Israelis and Canadians volunteer for Habitat for Humanity
TORONTO — A group of Israeli exchange students living in Toronto took a stand against substandard housing by volunteering with Habitat for Humanity Toronto earlier this month.
The group is part of UJA Federation of Greater Toronto’s Diller Teen Fellows Program, which aims to bring together Jewish young people from North America and Israel in the name of tikkun olam.
For the first time, 30 teenage exchange-student volunteers who participate in the program – 20 Israeli and 10 Canadian students from across the GTA – worked a full day with Habitat for Humanity Toronto on March 17.
Some of the students helped to build a home in Brampton, Ont., while others volunteered at Habitat’s ReStore Etobicoke, a community-based retail outlet that salvages and resells renovation materials, as well as selling new and used donated household and building items.
“It is very important for our young Jewish leaders to make an impact on all the cities they touch,” said Daniel Sourani, co-ordinator of Israel Engagement and the Diller Teen Fellows Program. “Habitat Toronto provides them with the unique experience of making a tangible difference they can call their own.”
Enloe Wilson, faith and community relations co-ordinator of Habitat for Humanity Toronto, said, “The shared responsibility to heal, repair and transform our society is close to the heart of Habitat for Humanity Toronto. Habitat’s pursuit of Christian faith in action bears a root in the Jewish tradition of tikkun olam. We are honoured, then, to serve in partnership with organizations such as the UJA Federation toward that important work.”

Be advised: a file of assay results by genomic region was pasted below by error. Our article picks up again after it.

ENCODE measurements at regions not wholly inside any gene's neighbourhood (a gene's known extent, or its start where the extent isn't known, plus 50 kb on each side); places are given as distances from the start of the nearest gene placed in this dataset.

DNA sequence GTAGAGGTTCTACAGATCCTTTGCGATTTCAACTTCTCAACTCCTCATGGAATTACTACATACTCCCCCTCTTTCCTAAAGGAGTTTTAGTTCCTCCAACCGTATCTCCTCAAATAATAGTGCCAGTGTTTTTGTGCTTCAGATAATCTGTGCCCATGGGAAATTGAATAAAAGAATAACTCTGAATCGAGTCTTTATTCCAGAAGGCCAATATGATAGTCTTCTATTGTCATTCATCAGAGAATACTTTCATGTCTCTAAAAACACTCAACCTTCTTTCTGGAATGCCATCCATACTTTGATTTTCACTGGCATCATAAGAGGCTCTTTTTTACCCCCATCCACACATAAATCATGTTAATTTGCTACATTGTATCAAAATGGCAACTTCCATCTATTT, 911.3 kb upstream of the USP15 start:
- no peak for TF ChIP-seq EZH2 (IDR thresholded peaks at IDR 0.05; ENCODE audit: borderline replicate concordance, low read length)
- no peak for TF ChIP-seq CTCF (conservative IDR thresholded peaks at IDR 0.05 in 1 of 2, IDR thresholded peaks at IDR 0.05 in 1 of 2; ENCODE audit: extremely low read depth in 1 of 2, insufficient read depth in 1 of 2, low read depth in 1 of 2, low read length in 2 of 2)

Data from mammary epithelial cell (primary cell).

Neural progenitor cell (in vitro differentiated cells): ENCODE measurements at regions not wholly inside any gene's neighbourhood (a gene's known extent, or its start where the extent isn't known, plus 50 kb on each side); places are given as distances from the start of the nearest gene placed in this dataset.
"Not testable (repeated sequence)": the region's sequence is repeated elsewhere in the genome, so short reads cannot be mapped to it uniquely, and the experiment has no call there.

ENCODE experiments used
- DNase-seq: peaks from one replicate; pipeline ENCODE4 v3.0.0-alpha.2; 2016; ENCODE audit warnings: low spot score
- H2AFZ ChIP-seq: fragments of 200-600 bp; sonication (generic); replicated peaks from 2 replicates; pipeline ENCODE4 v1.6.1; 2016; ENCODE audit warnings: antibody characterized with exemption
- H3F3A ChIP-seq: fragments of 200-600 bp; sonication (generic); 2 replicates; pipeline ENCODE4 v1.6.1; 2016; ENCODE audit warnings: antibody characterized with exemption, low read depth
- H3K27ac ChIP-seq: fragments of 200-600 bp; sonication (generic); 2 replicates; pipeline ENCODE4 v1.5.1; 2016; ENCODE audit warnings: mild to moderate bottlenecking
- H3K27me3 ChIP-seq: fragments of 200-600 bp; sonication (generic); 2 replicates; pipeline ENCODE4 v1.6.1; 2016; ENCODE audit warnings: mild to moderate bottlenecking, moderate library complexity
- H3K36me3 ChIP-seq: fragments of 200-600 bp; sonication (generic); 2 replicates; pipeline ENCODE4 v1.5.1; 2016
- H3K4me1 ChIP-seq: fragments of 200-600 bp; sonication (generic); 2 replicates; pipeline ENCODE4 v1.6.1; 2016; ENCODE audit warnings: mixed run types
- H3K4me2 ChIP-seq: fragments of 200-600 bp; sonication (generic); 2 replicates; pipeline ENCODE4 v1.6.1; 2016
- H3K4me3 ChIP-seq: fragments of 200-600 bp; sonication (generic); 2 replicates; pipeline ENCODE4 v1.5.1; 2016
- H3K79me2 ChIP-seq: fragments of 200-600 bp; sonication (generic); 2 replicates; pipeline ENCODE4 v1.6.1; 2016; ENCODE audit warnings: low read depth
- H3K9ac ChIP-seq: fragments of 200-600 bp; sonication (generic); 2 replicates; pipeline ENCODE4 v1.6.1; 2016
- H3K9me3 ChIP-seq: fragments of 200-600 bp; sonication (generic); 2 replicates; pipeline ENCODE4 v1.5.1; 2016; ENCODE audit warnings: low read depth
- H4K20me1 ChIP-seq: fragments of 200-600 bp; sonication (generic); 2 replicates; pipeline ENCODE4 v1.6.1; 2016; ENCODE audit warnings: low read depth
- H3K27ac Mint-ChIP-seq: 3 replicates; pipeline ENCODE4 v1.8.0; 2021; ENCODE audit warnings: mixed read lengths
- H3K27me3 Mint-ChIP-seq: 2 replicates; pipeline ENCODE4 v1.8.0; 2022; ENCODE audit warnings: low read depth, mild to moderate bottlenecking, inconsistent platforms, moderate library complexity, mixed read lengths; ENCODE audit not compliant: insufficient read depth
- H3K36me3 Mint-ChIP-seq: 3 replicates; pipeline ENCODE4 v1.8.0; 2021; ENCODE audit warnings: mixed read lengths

Israeli chaperone and junior counsellor of the group of Israeli teens, Carmel Boubil, told The CJN, “This is the first time these teens have been to Toronto. They are here to connect to the Jewish community and create one united group to work as Jewish future leaders.”
Twenty volunteers worked at the Brampton building site. The day was filled with team-building and skill-sharing, under the supervision of experienced volunteers who served as crew leaders. The teens helped with exterior siding as well as interior drywalling
The remaining 10 volunteers, at the ReStore, organized the storeroom, while others constructed lighting fixtures and helped with sales.
“It is nice to be able to help people improve their living condition, to help those less fortunate – especially before Passover,” said Gabby Herman, a Grade 11 student at William Lyon Mackenzie Collegiate Institute in Toronto.
Leadership development is the aim of the Diller Teen Fellows Program, for Jewish teens in grades 10 and 11. Now operating in 16 other communities in the United States, Canada and Israel, the goal of the Diller program is to develop future leaders with a strong Jewish identity, commitment to the Jewish People, respect for pluralism and love of Israel. Together with the counterpart Diller group in Eilat-Eilot, Israel, they explore the four Diller pillars – Jewish identity, community service, leadership and Israel.
The Diller Teen Fellows began in San Francisco 15 years ago and, after eight years, was embraced by other Jewish federations. The program nurtures the students for at least 15 months, “providing both thinking and practical tools to understand their past and to look to the future,” said Liat Cohen Raviv, director of Diller Teen Fellows International. “We help them understand that a good leader is someone that gives, and does it out of Jewish values that are rooted in our history.”
Habitat for Humanity Toronto is a non-profit, non-denominational Christian housing organization that welcomes all people without discrimination to join them as they build simple, decent, affordable homes in partnership with low-income families.